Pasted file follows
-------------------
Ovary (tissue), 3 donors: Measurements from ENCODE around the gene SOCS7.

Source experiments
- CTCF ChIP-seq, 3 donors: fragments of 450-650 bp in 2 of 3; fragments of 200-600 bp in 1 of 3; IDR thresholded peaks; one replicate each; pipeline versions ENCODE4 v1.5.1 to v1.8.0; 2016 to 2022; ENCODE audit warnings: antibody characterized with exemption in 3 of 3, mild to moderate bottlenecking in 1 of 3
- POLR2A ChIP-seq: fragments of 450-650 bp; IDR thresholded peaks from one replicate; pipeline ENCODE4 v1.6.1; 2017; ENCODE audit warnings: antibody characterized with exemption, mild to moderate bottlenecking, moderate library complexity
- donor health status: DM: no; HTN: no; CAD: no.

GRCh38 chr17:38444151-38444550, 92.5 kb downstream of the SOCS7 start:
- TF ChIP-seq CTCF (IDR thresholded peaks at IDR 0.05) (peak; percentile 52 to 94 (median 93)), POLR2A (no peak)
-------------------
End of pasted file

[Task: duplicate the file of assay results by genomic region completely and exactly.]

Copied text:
Ovary (tissue), 3 donors: Measurements from ENCODE around the gene SOCS7.

Source experiments
- CTCF ChIP-seq, 3 donors: fragments of 450-650 bp in 2 of 3; fragments of 200-600 bp in 1 of 3; IDR thresholded peaks; one replicate each; pipeline versions ENCODE4 v1.5.1 to v1.8.0; 2016 to 2022; ENCODE audit warnings: antibody characterized with exemption in 3 of 3, mild to moderate bottlenecking in 1 of 3
- POLR2A ChIP-seq: fragments of 450-650 bp; IDR thresholded peaks from one replicate; pipeline ENCODE4 v1.6.1; 2017; ENCODE audit warnings: antibody characterized with exemption, mild to moderate bottlenecking, moderate library complexity
- donor health status: DM: no; HTN: no; CAD: no.

GRCh38 chr17:38444151-38444550, 92.5 kb downstream of the SOCS7 start:
- TF ChIP-seq CTCF (IDR thresholded peaks at IDR 0.05) (peak; percentile 52 to 94 (median 93)), POLR2A (no peak)